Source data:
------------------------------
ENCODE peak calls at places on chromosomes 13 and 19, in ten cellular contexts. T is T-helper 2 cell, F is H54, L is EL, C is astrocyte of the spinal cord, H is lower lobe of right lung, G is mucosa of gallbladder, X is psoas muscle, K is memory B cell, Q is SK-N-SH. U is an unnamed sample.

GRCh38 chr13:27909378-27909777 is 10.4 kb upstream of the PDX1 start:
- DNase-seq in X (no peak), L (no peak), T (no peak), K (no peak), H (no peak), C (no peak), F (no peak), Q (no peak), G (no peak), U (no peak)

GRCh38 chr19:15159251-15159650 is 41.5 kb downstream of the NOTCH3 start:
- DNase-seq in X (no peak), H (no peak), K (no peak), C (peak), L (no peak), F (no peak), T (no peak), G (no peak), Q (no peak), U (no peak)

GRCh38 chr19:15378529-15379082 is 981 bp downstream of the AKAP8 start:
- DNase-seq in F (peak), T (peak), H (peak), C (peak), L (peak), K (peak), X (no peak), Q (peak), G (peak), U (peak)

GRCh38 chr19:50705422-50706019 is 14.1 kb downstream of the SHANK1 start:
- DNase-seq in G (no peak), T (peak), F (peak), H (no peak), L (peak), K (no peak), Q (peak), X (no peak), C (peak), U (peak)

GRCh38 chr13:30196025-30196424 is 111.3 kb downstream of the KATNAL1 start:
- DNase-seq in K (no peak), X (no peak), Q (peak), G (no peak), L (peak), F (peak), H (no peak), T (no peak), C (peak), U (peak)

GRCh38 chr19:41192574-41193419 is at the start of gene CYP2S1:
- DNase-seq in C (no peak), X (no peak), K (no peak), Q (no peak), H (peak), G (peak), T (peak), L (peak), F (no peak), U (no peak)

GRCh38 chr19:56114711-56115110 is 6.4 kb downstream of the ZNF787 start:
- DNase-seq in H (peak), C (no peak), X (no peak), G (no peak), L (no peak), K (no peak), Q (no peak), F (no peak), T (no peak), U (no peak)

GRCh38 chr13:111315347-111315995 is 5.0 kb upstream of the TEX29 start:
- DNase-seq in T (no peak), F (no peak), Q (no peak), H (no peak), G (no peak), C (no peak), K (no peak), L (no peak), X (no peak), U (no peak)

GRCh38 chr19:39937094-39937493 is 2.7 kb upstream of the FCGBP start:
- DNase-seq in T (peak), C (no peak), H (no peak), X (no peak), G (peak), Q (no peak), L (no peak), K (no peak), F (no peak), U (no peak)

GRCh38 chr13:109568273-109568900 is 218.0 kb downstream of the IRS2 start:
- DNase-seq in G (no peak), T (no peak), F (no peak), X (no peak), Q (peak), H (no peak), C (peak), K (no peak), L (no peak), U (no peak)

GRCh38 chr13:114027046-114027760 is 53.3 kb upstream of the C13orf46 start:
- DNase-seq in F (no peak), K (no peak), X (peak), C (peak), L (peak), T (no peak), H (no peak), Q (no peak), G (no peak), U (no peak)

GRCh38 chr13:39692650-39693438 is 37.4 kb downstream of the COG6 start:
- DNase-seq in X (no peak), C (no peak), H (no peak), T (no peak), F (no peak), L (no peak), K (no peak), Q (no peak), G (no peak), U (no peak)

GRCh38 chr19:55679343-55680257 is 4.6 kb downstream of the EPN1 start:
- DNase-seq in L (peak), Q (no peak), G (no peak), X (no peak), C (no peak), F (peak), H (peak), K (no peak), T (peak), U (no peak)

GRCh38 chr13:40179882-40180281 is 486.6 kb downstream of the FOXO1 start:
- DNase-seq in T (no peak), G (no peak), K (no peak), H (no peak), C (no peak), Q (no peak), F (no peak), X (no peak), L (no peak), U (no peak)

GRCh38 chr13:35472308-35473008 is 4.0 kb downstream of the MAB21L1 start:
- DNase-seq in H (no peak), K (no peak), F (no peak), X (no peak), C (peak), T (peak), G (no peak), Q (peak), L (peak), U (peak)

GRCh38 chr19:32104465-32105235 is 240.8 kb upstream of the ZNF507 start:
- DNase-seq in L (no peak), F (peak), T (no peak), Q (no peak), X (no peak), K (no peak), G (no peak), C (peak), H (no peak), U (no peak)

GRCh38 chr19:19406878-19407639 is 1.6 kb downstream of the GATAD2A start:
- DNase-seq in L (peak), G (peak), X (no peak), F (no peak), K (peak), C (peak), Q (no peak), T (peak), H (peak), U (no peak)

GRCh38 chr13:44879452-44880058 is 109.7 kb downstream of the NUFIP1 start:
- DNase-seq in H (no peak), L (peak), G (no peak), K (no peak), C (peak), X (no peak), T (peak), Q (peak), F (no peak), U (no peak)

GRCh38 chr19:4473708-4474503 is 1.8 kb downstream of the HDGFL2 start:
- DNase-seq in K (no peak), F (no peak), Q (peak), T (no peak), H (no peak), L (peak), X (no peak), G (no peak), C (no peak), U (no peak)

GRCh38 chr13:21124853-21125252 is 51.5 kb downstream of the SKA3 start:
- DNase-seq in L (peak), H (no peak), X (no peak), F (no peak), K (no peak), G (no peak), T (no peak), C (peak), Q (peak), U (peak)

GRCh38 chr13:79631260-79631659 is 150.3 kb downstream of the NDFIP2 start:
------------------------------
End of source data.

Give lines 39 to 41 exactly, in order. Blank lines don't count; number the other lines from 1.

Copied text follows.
- DNase-seq in K (no peak), F (no peak), Q (peak), T (no peak), H (no peak), L (peak), X (no peak), G (no peak), C (no peak), U (no peak)

GRCh38 chr13:21124853-21125252 is 51.5 kb downstream of the SKA3 start:
- DNase-seq in L (peak), H (no peak), X (no peak), F (no peak), K (no peak), G (no peak), T (no peak), C (peak), Q (peak), U (peak)